Know a good community when you see it. Focus on the good. Focus on the positive.

As the song says, you’ve got to:

  • Accentuate the positive. Latch on to the affirmative.
  • Spread joy up to the maximum.
  • And have faith!

How do you recognize a good community? You’ll know it by its fruits. You’ll see a lot that’s positive, affirming, and encouraging. You’ll see signs of joy. And yes, there will be a spirit of faith and optimism. There will be a sense that wonderful possibilities can transpire.

Let me give you two examples: Read More

You, too, can inspire thyself!

You, too, can inspire thyself!

In-spire. Yes, breathe in. Take in some fresh air. Become refreshed. Become renewed. Look, listen, touch, smell, taste from the many creations in art, crafts, literature, movies, music, and nature that surround you. Many of these sources of inspiration are others’ creations. Yet, some sources may come from you—at an earlier time, perhaps in a different place. Look back at your work, and let it move you to something better, something great, maybe even something profound.

In the two plus years that Career Success in 12 Easy Steps—A Journal has been available, I have written blogs and presentation material for seminars and webinars—all intended to inspire and motivate others—and myself—to move their life in a positive direction.

And now is a time to pause, to reflect  on my own words. Read More

If you are a communicator of technical, marketing, business, and other information, at least one of your projects today likely involves organizing content. You might be wondering, “What should I consider when deciding on an effective organizational pattern to use? What’s a good way to structure topics into a logical, orderly flow? How can I combine multiple topics into fewer topics? What are some of my options for organizing content?”

In the previous webinar I presented to the Society for Technical Communication, Patterns for Organizing Content—Many More than A to Z, participants had activities to work through independently. Let’s look at one activity together as preparation for the second webinar on the subject of organizing content, Upside Down, Inside Out, and Other Acrobatics for Organizing Your Content.

Organize Our Content Deliverables for your employer.

Your department is developing a promotional piece, Our Content Deliverables, for your employer or your client. How would you organize the following content deliverables?

case studies, catalogs, courseware, diagnostics and troubleshooting, instructions, marketing collateral, online help, operations and maintenance, parts lists, proposals, reports, scripts, service manuals, software instructions, specifications and requirements, speeches, standard operating procedures, strategic plans, style guides, theory of operations, training material, user guides, and website content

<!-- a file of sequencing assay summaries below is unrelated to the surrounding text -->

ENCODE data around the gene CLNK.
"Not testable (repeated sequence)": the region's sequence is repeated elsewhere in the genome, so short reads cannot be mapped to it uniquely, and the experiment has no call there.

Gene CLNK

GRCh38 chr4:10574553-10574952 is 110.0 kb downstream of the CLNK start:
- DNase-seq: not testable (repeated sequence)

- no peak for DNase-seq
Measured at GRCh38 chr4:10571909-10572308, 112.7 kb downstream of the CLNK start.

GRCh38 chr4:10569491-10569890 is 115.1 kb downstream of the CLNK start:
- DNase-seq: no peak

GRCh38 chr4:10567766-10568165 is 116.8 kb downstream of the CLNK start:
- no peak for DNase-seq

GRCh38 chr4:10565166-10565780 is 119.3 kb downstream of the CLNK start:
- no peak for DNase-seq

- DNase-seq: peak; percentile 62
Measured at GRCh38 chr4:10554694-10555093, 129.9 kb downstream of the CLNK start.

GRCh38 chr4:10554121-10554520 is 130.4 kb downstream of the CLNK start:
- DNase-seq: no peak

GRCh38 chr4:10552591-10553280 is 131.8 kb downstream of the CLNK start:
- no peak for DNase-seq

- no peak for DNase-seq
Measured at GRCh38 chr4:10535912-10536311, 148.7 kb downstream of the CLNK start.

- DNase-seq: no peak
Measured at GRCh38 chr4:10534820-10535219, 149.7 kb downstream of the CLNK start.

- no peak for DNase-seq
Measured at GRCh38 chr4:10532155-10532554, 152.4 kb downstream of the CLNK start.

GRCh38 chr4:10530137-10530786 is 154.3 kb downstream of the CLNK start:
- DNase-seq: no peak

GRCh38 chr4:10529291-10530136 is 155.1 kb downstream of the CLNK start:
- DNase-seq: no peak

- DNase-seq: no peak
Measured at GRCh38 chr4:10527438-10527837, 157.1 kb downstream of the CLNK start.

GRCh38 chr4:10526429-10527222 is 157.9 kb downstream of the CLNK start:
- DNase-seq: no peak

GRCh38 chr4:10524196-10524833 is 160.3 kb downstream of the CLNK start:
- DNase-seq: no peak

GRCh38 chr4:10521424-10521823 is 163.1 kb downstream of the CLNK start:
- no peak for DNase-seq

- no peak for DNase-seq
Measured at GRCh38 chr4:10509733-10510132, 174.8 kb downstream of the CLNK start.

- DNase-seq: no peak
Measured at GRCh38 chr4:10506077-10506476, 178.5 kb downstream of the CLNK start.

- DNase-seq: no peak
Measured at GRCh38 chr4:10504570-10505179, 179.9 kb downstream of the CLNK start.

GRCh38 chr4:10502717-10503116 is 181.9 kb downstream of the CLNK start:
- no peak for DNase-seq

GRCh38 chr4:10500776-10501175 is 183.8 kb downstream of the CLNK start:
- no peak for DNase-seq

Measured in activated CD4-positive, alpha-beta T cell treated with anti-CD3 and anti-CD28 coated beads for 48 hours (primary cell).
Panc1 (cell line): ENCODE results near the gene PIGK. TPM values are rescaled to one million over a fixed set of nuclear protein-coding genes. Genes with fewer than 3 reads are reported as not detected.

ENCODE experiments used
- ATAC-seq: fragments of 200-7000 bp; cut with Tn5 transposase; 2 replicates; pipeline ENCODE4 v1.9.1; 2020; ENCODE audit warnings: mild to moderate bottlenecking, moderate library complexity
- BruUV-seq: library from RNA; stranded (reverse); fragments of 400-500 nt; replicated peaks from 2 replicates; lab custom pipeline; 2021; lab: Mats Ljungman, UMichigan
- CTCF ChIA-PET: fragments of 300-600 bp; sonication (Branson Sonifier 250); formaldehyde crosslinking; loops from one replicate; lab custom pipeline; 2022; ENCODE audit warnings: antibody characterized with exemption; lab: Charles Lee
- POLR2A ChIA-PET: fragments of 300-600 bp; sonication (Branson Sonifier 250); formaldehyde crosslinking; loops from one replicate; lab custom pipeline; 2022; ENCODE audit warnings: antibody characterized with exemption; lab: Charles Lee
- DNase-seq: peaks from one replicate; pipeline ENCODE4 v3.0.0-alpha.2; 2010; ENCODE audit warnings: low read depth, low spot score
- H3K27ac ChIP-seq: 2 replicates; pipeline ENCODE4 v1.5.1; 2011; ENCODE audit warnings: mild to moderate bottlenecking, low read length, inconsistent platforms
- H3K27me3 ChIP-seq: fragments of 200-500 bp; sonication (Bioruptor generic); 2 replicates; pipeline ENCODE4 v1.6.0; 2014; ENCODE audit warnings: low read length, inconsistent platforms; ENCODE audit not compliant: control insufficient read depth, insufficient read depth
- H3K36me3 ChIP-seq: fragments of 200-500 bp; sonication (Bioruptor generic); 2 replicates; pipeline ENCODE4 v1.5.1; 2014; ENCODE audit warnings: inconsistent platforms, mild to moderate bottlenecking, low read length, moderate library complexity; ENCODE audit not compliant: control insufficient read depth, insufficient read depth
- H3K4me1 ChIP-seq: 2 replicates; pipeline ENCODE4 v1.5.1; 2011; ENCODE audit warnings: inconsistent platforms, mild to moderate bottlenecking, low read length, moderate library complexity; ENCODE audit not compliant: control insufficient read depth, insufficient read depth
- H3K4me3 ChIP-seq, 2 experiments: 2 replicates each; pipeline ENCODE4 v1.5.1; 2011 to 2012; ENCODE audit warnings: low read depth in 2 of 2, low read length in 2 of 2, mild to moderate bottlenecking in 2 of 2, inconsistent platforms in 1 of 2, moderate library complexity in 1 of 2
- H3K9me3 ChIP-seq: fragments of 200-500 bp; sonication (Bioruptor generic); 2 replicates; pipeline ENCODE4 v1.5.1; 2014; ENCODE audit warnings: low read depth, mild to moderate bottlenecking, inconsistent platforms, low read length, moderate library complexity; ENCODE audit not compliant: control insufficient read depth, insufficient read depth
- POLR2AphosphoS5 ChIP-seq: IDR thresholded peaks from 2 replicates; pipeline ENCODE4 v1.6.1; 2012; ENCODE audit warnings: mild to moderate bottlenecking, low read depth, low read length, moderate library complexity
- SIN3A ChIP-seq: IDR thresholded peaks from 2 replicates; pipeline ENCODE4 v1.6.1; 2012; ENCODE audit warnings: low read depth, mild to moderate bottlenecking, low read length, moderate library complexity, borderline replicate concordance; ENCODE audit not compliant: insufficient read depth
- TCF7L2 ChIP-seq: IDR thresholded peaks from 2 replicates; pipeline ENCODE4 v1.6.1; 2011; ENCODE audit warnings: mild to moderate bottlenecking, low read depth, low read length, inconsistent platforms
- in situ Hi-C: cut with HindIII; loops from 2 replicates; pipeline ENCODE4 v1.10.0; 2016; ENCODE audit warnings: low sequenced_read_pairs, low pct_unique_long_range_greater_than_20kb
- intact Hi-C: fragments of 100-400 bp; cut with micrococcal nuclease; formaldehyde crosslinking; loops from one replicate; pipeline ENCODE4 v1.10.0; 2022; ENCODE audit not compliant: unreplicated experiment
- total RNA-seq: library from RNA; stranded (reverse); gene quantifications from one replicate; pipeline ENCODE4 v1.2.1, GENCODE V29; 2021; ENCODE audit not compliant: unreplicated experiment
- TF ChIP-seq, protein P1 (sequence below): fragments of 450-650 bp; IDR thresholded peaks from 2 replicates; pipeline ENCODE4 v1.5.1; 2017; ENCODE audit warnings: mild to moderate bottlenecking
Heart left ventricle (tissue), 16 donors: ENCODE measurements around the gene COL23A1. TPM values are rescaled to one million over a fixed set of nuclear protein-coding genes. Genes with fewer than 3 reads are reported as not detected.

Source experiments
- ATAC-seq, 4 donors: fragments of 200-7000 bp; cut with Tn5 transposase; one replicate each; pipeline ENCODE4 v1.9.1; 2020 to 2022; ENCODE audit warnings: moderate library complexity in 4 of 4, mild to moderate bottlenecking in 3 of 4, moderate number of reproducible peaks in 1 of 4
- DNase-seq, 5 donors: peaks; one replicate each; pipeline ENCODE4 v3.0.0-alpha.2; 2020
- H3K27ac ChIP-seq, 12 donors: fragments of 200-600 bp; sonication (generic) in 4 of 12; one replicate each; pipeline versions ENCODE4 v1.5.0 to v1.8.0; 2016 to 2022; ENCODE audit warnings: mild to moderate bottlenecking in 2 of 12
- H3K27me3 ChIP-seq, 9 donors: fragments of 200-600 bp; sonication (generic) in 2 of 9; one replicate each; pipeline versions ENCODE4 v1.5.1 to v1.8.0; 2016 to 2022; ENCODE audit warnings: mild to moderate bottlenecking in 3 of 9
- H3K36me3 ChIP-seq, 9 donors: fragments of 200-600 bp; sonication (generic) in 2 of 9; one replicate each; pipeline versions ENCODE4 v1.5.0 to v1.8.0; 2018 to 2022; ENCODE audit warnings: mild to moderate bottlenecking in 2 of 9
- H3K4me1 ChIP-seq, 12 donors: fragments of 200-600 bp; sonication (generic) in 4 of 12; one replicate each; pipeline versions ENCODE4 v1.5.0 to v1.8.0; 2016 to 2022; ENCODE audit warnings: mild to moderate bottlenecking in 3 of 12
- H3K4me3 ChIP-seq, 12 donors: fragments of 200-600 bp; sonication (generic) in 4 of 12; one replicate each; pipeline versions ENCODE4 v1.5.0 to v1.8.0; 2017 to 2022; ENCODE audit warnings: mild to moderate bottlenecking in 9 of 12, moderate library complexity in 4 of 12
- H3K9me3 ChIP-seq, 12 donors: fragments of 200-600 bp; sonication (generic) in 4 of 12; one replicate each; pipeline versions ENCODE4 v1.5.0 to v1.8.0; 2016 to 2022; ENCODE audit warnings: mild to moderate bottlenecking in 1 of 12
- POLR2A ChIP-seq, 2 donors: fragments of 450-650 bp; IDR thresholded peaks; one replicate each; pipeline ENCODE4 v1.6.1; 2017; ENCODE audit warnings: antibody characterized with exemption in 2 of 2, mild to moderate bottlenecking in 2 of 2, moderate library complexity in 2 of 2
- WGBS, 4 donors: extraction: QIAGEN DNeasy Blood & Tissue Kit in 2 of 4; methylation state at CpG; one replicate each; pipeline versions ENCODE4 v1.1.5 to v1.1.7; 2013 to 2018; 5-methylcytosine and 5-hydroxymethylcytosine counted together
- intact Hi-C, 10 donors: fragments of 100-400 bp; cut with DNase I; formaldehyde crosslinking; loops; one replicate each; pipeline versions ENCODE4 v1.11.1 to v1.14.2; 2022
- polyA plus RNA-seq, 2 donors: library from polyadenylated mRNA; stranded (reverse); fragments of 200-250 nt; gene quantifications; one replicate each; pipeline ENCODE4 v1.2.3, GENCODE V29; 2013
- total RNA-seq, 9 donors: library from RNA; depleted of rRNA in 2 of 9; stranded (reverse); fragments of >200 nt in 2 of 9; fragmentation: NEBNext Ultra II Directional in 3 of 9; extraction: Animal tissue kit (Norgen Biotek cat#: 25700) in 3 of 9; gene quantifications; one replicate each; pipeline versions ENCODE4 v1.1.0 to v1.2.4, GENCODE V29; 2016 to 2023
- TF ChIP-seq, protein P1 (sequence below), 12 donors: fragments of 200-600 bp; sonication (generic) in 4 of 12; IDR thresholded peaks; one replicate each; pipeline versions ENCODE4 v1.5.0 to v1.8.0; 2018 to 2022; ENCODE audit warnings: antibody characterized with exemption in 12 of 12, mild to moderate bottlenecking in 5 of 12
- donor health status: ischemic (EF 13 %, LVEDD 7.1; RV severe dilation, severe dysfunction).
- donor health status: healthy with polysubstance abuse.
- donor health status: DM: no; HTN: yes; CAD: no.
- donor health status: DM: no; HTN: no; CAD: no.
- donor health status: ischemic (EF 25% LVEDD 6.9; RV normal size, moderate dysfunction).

You might agree that this alphabetical listing is one option for organizing a list, but it is not particularly effective. There is no logical flow to assist the reader. Consider how your employer is accustomed to thinking about content. Perhaps your employer organizes work according to lifecycles, in which a product progresses through various phases. To be in step with your employer, try organizing your promotional piece according to where each content deliverable belongs in the product lifecycle. For example:

  • Developing and testing the product might include reports, specifications and requirements, standard operating procedures, strategic plans, and style guides.
  • Marketing and selling the product might include case studies, catalogs, marketing collateral, parts lists, proposals, speeches, and website content.
  • Servicing the product might include diagnostics and troubleshooting, operations and maintenance, service manuals, and a theory of operations.
  • Training the end user of the product might include courseware, instructions, online help, scripts, software instructions, training material, and user guides.

Read More

One of the joys of participating with several colleagues in a speaking troupe we call Thinking Forward involves creating thoughtful talks for our audience. Our latest theme, Transforming Your Community for Good, got me thinking…

What do communities look like?

Communities of people come in lots of different sizes and shapes. They may be specialized and similar or diverse and different in terms of age, gender, race, ethnicity, religion, cultural background, residence, level of education, economic status, type of employment, or some other demographic.

Communities likely have insiders and outsiders. They are exclusive in some way. Members may live in the same neighborhood. They may work for the same employer. Maybe they have the same professional degrees or licenses. Communities can have different structures. They can be hierarchical, where members fall somewhere between the top and the bottom. They can be flat, where all members have an equal voice. In some communities, you already belong. If you graduated from a specific college, you are in the community of alumni. In others, you have to join. For example, membership in an association of alumni likely makes you a more exclusive member of the community, with additional perks.

Though communities look different, members share a bond; there is common thread; there is a tie that unites. And all communities—as different as they are—are part of a global community of human beings who breathe the same air, walk the same earth, and touch one another, someway, somehow. Read More